Businesses that thrive in a post-Covid world will need to be innovative. Businesses across all sectors will be looking for people who can create, drive and implement innovation. Coming up with innovative ways in which to carve out niches and meet changing demands will be crucial. In addition to agility and creativity, our innovation will be where we meet the challenges of what’s to come.
A post-Covid world will require us to be inventive, to use innovation to solve sometimes quite complex problems. It will also require us to be innovative in how we can improve systems, processes and lead transformational change in respect to technology, IOT and AI.
Innovators will also be needed to devise solutions to many emerging challenges we face in business, society and at an individual level. We can no longer rely only on what’s worked in the past but must allow for a massive shift in our thinking. We will need to be brave and bold with innovation, doing what we might have previously thought impossible. In a post-Covid world, anything is possible.
Many have struggled to respond to increased demands on their digital skills. Those who had previously managed to avoid upgrading their digital skills or using technology altogether, have been forced to accept that we live in a digital world. Even those who consider themselves tech savvy have faced challenges. As the pandemic hit and many were forced to work from home, there was a sudden need to use unfamiliar software or online platforms to communicate. Adapting to these new communication technologies has been an essential part of service delivery, and working effectively as part of virtual teams. In the days of confinement, using digital communication technologies was also the only way to maintain valuable social networks.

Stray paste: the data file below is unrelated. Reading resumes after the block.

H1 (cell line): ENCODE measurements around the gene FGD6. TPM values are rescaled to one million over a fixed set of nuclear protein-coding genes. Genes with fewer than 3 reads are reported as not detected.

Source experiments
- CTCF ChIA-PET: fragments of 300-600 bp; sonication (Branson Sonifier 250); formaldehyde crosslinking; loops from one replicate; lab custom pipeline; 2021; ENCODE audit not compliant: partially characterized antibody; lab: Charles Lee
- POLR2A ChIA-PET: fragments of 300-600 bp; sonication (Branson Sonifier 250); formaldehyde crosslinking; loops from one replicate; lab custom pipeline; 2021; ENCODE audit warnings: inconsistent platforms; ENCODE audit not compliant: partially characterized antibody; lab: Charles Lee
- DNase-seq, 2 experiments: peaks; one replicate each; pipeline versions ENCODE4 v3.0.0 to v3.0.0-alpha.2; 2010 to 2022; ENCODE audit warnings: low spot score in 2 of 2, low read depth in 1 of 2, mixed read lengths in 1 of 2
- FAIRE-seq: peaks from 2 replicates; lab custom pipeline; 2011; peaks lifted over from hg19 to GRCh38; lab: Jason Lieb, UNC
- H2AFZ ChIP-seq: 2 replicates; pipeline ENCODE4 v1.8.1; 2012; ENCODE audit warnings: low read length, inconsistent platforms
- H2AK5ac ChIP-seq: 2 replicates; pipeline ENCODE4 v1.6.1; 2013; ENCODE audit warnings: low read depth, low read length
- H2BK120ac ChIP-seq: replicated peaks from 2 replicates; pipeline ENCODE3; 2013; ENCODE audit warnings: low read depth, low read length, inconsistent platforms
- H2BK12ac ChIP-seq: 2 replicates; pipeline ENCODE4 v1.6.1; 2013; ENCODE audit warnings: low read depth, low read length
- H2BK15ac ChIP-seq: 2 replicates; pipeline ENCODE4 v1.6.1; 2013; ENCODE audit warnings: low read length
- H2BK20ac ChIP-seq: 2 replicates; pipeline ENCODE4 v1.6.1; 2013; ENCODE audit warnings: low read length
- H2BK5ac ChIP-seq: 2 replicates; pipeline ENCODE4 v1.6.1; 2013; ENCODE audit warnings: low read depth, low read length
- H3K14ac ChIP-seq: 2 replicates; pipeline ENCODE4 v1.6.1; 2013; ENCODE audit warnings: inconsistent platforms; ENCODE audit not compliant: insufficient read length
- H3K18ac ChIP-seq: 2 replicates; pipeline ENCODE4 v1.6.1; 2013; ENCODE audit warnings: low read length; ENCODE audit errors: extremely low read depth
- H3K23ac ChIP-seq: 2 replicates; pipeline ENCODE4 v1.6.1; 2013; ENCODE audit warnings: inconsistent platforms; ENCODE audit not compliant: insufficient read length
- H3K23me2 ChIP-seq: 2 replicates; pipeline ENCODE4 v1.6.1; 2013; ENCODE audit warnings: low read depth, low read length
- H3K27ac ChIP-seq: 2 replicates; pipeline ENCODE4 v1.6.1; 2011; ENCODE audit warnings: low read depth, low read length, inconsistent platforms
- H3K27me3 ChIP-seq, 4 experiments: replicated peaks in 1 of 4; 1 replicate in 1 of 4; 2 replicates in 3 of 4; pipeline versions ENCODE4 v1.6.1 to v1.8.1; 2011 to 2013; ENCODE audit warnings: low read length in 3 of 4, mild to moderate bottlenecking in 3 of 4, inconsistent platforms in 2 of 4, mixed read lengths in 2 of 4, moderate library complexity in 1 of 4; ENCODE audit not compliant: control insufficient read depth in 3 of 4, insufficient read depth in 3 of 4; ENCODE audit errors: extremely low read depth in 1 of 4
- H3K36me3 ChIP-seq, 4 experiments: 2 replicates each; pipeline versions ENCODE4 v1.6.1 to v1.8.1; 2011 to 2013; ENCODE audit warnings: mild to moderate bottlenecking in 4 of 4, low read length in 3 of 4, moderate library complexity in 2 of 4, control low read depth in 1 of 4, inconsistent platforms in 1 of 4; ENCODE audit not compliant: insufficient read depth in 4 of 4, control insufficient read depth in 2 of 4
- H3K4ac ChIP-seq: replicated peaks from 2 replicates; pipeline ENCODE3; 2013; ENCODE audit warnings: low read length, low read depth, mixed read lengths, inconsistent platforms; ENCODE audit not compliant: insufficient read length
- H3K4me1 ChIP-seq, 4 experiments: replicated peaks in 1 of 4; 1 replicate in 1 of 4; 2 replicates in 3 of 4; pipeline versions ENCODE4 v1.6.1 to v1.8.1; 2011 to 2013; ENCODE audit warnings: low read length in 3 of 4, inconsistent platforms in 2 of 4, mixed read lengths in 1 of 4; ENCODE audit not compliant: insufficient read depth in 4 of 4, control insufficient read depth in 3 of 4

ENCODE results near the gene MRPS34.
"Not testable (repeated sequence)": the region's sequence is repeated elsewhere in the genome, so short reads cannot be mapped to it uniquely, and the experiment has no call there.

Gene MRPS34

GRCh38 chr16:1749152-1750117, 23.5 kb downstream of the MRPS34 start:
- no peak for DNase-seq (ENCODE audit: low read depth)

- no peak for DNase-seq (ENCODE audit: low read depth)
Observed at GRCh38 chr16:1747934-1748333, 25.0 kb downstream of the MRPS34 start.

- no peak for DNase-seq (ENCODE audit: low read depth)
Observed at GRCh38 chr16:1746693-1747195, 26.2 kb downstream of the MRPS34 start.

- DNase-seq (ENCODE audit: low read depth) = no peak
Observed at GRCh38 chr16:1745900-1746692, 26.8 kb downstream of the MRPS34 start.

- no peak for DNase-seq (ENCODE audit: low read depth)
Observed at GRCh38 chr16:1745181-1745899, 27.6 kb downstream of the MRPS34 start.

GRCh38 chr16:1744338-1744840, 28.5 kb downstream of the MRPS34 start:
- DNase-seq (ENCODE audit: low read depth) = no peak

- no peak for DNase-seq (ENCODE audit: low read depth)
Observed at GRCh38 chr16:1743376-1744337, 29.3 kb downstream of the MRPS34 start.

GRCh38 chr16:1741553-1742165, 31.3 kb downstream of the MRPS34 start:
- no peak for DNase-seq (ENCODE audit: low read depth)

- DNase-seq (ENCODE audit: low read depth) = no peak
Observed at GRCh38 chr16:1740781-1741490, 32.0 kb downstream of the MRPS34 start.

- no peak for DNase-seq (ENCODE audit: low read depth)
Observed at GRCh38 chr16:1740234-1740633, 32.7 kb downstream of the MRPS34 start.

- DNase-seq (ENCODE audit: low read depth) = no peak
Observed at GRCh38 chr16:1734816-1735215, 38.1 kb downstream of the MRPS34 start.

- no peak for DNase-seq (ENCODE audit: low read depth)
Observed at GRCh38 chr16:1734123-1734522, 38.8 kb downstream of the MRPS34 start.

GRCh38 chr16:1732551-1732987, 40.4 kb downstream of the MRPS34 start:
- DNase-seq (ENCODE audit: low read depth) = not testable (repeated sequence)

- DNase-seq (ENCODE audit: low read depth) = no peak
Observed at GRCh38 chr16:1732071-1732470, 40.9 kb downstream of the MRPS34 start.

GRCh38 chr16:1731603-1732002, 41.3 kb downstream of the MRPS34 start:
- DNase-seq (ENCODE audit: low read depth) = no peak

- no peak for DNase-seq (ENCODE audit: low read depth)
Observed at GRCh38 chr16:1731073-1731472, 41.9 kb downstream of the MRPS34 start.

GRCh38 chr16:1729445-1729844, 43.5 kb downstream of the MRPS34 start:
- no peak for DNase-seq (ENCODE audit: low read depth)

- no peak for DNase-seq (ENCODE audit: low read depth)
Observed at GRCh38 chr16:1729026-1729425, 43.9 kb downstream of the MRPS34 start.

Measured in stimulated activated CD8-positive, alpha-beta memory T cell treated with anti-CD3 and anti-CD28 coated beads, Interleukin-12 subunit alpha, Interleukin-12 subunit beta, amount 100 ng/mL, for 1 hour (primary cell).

The gap between digital skills needs and digital skills training availability as become clear. While the majority have coped relatively well during this period, some have struggled affecting their work performance and personal lives too.
This has highlighted the need for our digital skills development, the need for which is set to increase in a post-Covid world. Gaining digital skills in the use of computers, smartphone technologies and IOT to deliver products, services and to facilitate communication will be a priority us all.
It’s clear that we will all need to foster our agility, creativity, innovation and digital skills to be successful in a post-Covid world. While some of these skills might come naturally to some, others might need training, coaching and mentoring to develop and grow them to a sufficient level of competency. Most important is recognising the skills gap and taking the necessary steps to close the gap and nurture those skills throughout one’s career.T